Watch British Columba.
The six-year-old provincial Liberal government of Premier Christy Clark meets the electorate on May 9, and the outcome is anyone’s guess.
B.C. elections are often isolated provincial phenomena with little impact beyond the mountains. This time, however, the outcome will resonate as far east as Ontario where another Liberal premier, Kathleen Wynne, is in even deeper trouble than Clark. A Clark victory would at least buoy depressed Liberal spirits in Ontario.
First, British Columbia. The centre-right Liberals – in some respects they are closer ideologically to Progressive Conservatives parties in other provinces than they are to Justin Trudeau’s left-centre federal Liberals – have been in power in Victoria for 16 years, first under Gordon Campbell and since 2011 under Clark.
If she wins on May 9, it will be the fifth consecutive mandate for the B.C. Liberals. But it won’t come easily. A Mainstreet/Postmedia poll two weeks ago had the Liberals in a dead heat with the New Democrats at 37 per cent apiece (with the Greens at 17). Worse, for Clark, her average disapproval rating in three relatively recent polls was 56 per cent. Not good.
Mind you, Ontario’s Wynne would kill for numbers like Clark’s. The poll aggregator ThreeHundredEight.com put her Liberals at 27 per cent in a new consolidation on Feb. 26; that was 14 points behind Patrick Brown’s Progressive Conservatives (at 41 per cent – enough for a majority government) and just one point ahead of Andrea Horwath’s NDP (26 per cent).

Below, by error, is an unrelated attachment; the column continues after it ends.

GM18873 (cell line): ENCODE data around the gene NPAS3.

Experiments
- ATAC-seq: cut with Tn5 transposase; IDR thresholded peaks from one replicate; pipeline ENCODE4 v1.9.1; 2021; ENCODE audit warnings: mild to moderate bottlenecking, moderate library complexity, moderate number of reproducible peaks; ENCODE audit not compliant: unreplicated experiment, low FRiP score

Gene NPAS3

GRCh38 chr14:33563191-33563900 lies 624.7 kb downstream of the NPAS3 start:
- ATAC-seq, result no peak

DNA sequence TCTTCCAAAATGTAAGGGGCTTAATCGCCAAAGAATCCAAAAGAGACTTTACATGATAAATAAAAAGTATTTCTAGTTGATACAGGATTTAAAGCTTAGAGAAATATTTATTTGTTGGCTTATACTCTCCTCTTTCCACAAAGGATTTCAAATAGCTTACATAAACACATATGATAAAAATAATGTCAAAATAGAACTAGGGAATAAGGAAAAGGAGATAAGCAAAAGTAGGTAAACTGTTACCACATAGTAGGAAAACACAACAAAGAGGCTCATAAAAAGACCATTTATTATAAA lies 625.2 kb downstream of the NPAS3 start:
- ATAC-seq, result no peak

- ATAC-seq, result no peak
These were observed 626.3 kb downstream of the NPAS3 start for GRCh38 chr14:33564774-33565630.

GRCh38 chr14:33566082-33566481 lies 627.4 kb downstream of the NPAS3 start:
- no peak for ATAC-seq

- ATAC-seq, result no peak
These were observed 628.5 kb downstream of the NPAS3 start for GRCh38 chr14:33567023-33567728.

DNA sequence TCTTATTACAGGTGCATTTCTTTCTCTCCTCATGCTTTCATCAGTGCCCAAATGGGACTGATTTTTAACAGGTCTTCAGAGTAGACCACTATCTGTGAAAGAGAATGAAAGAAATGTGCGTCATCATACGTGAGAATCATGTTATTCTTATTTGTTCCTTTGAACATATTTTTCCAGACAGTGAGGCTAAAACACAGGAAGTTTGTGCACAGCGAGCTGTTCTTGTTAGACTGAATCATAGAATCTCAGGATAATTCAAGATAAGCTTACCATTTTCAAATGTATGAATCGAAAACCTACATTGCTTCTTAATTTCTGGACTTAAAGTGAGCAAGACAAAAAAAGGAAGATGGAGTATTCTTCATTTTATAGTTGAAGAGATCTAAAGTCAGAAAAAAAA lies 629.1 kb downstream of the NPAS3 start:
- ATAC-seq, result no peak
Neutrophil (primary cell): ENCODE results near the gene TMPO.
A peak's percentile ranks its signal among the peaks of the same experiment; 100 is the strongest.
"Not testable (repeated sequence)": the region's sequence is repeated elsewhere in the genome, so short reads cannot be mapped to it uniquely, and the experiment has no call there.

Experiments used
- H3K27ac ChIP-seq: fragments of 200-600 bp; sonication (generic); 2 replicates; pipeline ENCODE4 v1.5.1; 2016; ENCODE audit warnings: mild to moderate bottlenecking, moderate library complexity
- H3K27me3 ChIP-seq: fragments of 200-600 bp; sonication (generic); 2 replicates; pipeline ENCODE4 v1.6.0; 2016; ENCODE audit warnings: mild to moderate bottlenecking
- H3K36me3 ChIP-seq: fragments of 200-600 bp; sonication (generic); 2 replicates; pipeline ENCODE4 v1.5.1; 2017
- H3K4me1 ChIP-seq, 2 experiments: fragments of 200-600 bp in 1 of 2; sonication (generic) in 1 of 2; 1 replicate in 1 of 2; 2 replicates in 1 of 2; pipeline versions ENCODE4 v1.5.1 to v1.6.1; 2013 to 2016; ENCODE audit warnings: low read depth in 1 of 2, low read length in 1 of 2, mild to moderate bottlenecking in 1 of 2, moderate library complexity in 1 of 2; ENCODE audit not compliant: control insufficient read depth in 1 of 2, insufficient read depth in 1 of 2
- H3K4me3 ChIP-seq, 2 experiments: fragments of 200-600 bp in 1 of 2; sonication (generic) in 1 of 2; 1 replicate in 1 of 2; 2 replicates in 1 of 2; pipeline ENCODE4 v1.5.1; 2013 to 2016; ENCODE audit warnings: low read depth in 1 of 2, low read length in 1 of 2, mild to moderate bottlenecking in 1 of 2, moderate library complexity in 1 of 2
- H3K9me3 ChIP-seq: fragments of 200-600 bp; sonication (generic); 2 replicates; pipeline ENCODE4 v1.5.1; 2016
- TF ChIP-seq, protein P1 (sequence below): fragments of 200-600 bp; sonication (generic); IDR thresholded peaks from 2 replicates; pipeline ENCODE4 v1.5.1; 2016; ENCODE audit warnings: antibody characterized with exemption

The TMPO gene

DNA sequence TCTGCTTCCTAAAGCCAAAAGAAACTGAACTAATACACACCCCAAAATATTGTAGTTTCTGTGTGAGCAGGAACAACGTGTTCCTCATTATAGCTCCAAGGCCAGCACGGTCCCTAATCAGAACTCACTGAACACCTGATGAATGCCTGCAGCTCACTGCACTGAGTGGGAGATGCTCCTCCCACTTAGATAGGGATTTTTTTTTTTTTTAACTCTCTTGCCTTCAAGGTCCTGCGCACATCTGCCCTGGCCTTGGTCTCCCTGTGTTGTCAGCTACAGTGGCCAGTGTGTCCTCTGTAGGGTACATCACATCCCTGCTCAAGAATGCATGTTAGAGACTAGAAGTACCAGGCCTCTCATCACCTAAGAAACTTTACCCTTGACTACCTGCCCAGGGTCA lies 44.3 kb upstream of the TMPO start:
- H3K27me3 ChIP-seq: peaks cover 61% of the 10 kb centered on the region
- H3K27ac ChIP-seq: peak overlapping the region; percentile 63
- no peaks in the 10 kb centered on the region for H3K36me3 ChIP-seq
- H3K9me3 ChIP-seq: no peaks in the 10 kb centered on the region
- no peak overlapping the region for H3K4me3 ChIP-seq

Wynne’s own approval rating is disastrous – just 16 per cent, compared to 70 per cent disapproval – and she places a dismal third when Ontarians are asked which party leader they would prefer as premier.
Wynne’s problems are not new, but they are getting worse. The enthusiasm that greeted her when she became premier in 2013 (taking over from the uninspiring Dalton McGuinty) was genuine and it carried her to a majority government in 2014. But the zest did not last for long after that election. Today, the Liberals seem tired, grey, uninspired and not very competent.
Their support is concentrated in the old city of Toronto. They trail both the PCs and NDP in the 905 region, Northern Ontario and Southwestern Ontario and are well behind the Tories in Eastern Ontario.
Recently, in a bid to regain support in 905, Wynne overruled Toronto Mayor John Tory’s plan to impose tolls on the overcrowded Gardiner Expressway and Don Valley Parkway. Last week, she announced cuts in the price of electricity (17 per cent added to an earlier 8 per cent) – vastly expensive moves designed primarily to sooth angry hydro customers in the north and rural Ontario.
Will it work? Probably not. Liberals are starting to protest – anonymously to date – that Wynne may well drag the party down to defeat in the election scheduled for June 7 next year. Last week, the Toronto Star, the Liberals’ most loyal friend among the media, published profiles of seven potential candidates for Wynne’s job.
There is a message in all this for the Premier. It is: Turn the ship around in a hurry or turn the helm over to someone else.
No ranking Liberal will say this on the record (yet), but the party is looking for a go-or-stay decision from Wynne this summer, followed by a leadership convention, if required, in the fall to give a new leader time to save the Good Ship Liberal by June of next year.
CORRECTION. Last week’s column, in commenting on Andrew Scheer’s campaign for the leadership of the federal Conservative party, made this reference to a former chief of staff to Prime Minister Stephen Harper: “Harper loyalist Guy Giorno may not be Scheer’s official campaign manager, but insiders believe he is calling the shots.” Not so, say both Giorno and Scheer campaign manager Hamish Marshall. Now an integrity commissioner for various Ontario municipalities, Giorno says he is no longer active in partisan politics and is not supporting Scheer or anyone else. I stand properly chastised.